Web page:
Current affairs piece

The Straw That Broke The Claimant’s Back: An Assessment of the Supreme Court’s Reasoning in FII (no. 2)

Author: Mimi Al Khalifa (University College London)

  • The Straw That Broke The Claimant’s Back: An Assessment of the Supreme Court’s Reasoning in FII (no. 2)

    Current affairs piece

    The Straw That Broke The Claimant’s Back: An Assessment of the Supreme Court’s Reasoning in FII (no. 2)

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Abstract

The importance of FII no. 2 is mainly to be found in its treatment of the limitation period for restitutionary claims of payments made as a result of a mistake. Prior to this case, claimants enjoyed a generous limitation period, so they could be certain of success at the point at which they brought their case and could expect payments to be backdated to the date at which the payment was made. The financial consequences of this for defendants (who in the overpaid tax litigation were public bodies) was nothing short of disastrous. In the aftermath of this decision, claimants can no longer benefit from such a favourable position due to the Supreme Court’s interpretation of what “reasonably discoverable” means. The decision has been described as a “triumph of coherence in English limitation law”. That is certainly true, but parts of the decision are regrettable – mainly the lack of reckoning with jurisprudential questions on the nature of mistakes.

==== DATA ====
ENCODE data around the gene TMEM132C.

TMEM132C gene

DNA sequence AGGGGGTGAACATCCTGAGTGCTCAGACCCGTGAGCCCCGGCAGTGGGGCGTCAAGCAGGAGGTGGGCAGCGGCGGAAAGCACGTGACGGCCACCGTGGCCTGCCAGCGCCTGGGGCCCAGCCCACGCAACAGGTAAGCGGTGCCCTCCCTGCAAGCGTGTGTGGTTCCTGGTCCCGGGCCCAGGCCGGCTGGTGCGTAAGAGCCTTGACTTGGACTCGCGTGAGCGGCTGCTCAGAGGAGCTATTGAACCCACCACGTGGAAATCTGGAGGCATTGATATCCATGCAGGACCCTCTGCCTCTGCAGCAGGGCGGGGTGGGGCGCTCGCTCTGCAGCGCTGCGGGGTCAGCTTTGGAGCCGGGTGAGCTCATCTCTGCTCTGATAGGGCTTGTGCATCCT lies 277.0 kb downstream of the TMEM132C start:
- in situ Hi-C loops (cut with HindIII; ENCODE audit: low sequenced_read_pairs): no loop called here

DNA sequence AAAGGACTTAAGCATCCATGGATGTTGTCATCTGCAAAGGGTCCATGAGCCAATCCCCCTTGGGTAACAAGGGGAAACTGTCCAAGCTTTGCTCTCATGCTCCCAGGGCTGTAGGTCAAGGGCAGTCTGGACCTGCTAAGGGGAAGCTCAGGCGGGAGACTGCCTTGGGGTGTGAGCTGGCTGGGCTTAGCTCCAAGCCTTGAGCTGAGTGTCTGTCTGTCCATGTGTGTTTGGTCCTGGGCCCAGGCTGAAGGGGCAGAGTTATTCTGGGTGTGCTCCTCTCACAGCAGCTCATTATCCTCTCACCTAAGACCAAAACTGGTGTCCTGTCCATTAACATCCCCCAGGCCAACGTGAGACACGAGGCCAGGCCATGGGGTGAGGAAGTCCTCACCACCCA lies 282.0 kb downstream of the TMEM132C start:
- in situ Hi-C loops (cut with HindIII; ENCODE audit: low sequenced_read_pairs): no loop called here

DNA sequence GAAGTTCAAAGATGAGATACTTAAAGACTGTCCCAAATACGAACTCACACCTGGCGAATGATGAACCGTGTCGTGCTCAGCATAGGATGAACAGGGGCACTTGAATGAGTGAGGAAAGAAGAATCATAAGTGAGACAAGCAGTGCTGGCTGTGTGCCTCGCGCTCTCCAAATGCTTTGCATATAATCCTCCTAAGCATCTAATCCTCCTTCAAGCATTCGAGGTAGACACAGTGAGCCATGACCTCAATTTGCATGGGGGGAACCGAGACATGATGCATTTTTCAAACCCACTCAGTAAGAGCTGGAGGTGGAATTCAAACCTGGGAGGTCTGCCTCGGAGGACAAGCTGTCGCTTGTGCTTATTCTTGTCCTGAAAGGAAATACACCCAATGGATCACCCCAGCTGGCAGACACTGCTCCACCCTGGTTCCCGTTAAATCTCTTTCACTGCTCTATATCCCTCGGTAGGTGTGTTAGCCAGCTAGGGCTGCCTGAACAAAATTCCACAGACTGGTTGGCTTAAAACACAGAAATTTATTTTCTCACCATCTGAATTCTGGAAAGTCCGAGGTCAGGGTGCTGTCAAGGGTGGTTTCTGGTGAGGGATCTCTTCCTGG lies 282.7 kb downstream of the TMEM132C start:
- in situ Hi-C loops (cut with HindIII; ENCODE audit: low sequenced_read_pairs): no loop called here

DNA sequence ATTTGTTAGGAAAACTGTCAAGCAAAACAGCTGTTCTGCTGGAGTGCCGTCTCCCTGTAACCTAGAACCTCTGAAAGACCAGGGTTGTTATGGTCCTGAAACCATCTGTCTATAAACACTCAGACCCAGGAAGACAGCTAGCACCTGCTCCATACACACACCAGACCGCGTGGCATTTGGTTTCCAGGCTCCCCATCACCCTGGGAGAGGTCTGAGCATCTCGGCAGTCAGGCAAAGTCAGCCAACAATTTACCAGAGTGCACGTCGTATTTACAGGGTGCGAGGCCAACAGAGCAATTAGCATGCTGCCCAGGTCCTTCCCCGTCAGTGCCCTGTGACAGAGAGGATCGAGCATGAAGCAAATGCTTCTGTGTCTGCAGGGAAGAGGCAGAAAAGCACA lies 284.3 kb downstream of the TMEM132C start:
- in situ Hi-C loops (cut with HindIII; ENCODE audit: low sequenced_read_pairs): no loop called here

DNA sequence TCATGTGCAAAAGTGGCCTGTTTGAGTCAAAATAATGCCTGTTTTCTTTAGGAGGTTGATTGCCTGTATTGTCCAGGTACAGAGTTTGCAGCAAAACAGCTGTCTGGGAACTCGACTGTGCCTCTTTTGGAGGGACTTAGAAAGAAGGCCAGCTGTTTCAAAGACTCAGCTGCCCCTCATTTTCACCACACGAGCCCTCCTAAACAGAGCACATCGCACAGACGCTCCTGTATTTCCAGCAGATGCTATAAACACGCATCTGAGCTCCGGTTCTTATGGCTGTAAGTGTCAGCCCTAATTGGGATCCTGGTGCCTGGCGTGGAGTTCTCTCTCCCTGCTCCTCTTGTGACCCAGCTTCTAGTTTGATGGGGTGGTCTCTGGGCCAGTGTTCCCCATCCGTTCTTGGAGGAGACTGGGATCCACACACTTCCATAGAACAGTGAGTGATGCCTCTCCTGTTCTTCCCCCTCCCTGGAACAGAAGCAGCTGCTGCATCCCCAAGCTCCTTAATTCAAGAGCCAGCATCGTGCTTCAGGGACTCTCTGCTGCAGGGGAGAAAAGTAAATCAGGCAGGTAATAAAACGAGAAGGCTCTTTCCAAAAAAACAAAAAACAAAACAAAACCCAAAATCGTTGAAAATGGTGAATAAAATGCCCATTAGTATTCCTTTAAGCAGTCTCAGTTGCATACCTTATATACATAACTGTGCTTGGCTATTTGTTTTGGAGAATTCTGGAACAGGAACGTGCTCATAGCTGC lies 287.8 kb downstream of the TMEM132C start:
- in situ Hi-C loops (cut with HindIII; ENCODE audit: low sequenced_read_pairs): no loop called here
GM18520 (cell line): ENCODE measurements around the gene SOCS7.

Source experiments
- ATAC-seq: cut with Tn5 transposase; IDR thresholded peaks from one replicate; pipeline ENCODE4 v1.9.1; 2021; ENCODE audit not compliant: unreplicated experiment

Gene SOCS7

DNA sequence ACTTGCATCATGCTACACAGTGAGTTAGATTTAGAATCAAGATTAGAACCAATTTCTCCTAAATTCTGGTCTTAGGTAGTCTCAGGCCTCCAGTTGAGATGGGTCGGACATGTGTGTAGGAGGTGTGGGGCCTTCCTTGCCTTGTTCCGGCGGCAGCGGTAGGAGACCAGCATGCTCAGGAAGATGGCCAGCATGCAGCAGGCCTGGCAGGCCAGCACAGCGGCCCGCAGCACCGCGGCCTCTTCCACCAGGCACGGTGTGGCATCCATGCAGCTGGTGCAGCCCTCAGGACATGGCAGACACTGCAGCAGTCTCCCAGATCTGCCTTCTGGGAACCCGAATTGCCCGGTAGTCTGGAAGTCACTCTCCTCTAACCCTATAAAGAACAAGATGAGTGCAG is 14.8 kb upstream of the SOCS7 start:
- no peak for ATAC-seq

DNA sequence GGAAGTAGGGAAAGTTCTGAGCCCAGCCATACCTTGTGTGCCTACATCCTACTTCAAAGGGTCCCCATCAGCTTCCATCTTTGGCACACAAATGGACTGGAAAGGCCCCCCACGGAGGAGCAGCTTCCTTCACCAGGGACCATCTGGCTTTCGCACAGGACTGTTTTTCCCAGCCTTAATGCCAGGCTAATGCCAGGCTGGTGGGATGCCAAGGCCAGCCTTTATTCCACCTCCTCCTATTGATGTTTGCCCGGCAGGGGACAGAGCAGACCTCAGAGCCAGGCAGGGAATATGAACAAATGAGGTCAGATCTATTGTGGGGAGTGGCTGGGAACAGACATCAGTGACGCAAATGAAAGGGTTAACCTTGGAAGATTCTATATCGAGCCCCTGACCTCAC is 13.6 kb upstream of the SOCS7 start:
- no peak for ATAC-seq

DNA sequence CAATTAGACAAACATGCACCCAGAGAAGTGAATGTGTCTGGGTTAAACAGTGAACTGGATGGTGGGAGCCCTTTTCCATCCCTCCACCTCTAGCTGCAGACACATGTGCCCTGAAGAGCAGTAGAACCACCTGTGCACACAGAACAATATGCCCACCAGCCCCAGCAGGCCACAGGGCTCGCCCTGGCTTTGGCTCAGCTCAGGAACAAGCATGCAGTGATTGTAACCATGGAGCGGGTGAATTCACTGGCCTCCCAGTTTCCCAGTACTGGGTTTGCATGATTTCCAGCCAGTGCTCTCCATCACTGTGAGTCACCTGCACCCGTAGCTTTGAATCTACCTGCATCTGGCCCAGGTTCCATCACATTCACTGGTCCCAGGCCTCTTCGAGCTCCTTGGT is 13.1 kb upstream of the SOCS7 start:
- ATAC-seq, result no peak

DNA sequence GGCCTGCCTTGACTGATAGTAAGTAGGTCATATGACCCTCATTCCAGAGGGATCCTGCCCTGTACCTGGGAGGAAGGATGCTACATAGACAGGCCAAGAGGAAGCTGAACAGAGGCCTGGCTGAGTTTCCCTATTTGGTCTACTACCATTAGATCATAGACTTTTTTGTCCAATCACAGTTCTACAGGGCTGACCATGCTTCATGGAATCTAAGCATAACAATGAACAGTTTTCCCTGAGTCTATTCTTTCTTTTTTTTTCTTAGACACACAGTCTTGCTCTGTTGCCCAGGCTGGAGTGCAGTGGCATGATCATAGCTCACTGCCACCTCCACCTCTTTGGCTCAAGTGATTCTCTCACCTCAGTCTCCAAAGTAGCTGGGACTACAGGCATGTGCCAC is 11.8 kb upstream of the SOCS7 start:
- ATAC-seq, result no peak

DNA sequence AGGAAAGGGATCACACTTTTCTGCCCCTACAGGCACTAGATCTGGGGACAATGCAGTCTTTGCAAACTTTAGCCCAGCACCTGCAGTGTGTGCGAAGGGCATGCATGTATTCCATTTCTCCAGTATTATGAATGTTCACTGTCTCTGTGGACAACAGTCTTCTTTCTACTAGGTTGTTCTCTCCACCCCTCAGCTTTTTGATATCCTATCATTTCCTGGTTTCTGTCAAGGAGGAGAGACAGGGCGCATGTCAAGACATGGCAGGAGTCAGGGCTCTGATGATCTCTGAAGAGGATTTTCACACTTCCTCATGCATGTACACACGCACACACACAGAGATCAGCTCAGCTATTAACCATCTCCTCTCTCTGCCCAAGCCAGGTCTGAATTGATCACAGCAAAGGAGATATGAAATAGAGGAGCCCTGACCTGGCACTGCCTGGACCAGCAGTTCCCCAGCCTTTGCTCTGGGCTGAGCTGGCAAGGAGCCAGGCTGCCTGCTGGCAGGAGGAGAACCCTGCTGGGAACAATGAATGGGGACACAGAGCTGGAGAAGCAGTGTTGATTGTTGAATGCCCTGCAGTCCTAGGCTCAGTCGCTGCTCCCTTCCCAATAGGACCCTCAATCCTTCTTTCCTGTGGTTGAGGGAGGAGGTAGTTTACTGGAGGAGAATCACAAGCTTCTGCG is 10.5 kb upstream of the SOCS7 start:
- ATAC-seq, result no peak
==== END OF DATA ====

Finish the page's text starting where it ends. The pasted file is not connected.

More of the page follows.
Keywords: Unjust enrichment, restitution, mistaken payments, mistakes of law, FII, overpaid tax litigation

How to Cite:

Al Khalifa, M., (2022) “The Straw That Broke The Claimant’s Back: An Assessment of the Supreme Court’s Reasoning in FII (no. 2)”, Journal of Law and Jurisprudence 11(1), 134-151. doi: https://doi.org/10.14324/111.444.2052-1871.1361

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Published on
13 Dec 2022
Peer Reviewed